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|作者：英语点津 文章来源：China Daily 点击数：55 更新时间：2017/4/12|
1. ELEPHANTS IN THE TOURISM INDUSTRY ARE ABUSED.
A wild elephant doesn't naturally allow a human to climb atop its back and trek through the jungle, for hours, every day of the week. It has to be tamed into submission. In Southeast Asia, the process of taming an elephant includes torture and breaking its spirit.
The ancient tradition is called Phajaan, meaning "the crush." Poachers take the wild baby elephant away from its mother, sometimes killing the protective elephants around the calf.
The handlers tie, cage, starve and beat the animal with tools like a metal bull hook until it learns to fear and obey humans.
There are many graphic videos to prove it, like this one.
2. GIVING RIDES CAN DAMAGE ELEPHANTS' SPINES.
An elephant's spine is not built to support the weight of a human being. Elephants that carry tourists on their backs for hours every day experience discomfort and can suffer from permanent spinal damage. There is also the added element of the Howdah: the seat that the human sits in atop the elephant. The seat causes irritation against the elephant's skin and can lead to infection.
3. ELEPHANTS ARE SOCIAL, INTELLIGENT CREATURES.
Elephants are very similar to humans. They have family and friends and feel deep emotion. According to Elephant Voices, "elephants are well-known for their intelligence, close family ties and social complexity, and they remember for years other individuals and places."
Not only do elephants remember and feel the pain of torture deeply enough to suffer from post-traumatic stress, but when elephants are brought on trekking camps, they are often ripped away from their herd and forced to live in loneliness.
"Just as we consider solitary confinement as punishment for humans, we should also be thinking that way about elephants," said Stanford professor Caitlin O'Connell in an interview with National Geographic in 2016. "It is not healthy to house elephants by themselves."
4. ASIAN ELEPHANTS ARE ENDANGERED.
The Asian elephant is on the Red List of Threatened Species. According to the International Union for Conservation of Nature, the population declined more than 50 percent over the last 60 to 75 years. Asian elephants that work in the tourism industry sometimes die from hunger, dehydration and exhaustion. Like captive elephant Sambo, who died in Cambodia earlier this year from a heart attack while giving tourists a ride in 104 degree Fahrenheit heat.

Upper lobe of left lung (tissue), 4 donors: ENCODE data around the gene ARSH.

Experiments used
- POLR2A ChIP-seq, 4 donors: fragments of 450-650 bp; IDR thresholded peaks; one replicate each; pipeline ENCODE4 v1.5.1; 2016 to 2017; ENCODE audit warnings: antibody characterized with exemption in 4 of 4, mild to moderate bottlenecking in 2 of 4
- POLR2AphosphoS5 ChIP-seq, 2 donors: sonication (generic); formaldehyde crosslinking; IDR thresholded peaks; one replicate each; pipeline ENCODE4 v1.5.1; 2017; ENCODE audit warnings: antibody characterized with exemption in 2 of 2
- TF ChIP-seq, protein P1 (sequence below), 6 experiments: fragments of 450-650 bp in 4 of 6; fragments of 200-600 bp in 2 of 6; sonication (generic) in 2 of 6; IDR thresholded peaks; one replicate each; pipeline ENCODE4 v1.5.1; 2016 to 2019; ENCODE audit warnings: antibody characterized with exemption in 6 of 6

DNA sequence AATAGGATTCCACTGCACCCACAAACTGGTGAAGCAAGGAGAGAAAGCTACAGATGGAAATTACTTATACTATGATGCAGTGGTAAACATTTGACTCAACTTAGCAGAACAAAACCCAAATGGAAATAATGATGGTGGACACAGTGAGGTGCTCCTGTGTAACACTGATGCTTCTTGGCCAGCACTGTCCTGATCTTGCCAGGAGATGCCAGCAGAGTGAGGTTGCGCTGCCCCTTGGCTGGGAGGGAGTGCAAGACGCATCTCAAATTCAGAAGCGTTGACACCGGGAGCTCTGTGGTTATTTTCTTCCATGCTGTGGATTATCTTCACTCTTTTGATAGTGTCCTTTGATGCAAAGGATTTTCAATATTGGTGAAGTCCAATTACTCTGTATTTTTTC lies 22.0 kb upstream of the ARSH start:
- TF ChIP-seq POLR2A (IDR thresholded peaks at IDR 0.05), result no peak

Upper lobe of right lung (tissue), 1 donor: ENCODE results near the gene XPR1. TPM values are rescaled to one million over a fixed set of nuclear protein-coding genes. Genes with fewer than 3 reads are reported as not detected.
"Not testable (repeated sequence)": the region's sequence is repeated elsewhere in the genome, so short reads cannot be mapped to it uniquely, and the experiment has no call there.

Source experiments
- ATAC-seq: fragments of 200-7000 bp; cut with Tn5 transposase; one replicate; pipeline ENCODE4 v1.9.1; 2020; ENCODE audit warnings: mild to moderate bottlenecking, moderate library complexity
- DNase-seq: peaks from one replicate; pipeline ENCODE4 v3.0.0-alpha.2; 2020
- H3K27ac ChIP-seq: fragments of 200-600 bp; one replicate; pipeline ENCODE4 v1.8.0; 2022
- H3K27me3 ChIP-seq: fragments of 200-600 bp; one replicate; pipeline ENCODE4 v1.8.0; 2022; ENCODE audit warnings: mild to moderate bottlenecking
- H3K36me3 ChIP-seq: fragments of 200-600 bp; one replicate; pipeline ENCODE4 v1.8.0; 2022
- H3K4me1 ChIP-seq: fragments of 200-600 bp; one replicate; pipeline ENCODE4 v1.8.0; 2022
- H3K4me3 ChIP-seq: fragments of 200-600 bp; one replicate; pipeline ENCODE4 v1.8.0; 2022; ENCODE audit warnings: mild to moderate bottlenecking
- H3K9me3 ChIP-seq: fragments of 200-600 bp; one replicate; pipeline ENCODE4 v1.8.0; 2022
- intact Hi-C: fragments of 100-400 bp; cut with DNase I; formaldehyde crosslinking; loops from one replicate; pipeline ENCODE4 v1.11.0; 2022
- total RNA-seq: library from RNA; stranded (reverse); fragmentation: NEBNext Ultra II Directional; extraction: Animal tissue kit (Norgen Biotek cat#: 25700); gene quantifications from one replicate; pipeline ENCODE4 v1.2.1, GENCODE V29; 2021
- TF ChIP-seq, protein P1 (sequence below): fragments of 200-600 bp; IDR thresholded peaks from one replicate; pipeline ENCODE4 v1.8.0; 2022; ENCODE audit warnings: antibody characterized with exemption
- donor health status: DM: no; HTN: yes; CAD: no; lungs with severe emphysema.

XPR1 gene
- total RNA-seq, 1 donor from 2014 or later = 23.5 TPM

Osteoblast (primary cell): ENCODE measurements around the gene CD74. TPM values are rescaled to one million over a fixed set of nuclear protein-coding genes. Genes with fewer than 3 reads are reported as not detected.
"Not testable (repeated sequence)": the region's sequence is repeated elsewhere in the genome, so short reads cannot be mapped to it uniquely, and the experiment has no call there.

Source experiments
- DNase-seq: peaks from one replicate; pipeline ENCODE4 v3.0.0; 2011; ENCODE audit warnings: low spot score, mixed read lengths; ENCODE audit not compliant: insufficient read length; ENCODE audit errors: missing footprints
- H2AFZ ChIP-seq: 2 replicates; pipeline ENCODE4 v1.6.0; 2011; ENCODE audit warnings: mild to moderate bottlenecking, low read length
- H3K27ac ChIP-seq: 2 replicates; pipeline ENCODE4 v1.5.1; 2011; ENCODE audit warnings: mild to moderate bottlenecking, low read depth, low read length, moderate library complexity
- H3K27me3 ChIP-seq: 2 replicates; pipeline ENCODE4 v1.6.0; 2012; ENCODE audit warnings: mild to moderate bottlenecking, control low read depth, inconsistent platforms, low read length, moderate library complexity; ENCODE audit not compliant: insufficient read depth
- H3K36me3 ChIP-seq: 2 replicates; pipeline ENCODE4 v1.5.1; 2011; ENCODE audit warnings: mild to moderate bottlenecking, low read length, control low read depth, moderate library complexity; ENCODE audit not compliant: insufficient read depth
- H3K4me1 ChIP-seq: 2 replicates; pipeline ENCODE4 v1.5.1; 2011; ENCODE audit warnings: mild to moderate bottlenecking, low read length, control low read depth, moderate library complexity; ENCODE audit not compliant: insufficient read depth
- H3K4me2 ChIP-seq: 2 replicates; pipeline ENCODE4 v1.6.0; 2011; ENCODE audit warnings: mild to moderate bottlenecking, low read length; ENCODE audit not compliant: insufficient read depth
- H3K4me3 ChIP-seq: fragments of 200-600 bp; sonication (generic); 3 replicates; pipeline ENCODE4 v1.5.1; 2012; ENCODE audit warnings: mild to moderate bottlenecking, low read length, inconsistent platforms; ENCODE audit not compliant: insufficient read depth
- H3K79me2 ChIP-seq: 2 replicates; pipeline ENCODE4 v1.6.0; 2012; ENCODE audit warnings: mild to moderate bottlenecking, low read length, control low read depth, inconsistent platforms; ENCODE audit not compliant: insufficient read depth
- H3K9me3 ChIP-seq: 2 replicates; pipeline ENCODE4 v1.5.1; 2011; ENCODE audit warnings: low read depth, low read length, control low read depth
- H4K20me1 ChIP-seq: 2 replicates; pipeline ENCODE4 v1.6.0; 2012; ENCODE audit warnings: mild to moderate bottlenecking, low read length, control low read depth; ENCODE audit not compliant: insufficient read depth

5. THERE ARE BETTER, SAFER WAYS TO INTERACT WITH ELEPHANTS.
You don't have to visit a camp that promotes elephant rides to interact with these beautiful creatures. There are conservations in Southeast Asia like Boon Lott's Elephant Sanctuary, Elephant Nature Park and Elephant Jungle Sanctuary that save elephants from captivity and allow humans to visit. You can hang out with elephants, and help bathe, feed and observe them. ENP even offers a range of volunteer opportunities for tourists.
Dustin Levick, a tourist from Texas, visited the Elephant Jungle Sanctuary in Chiang Mai, Thailand, last month. While there he was able to appreciate the elephants in an ethical way.
"They are so happy when they go swimming. They just roll around in the water and it's amazing to watch how happy they are," said Levick. "Standing in front of a 55-year-old elephant who weights 2 tons, massaging her trunk with mud as she stands perfectly still, you can't help but feel a connection to such an amazing animal."
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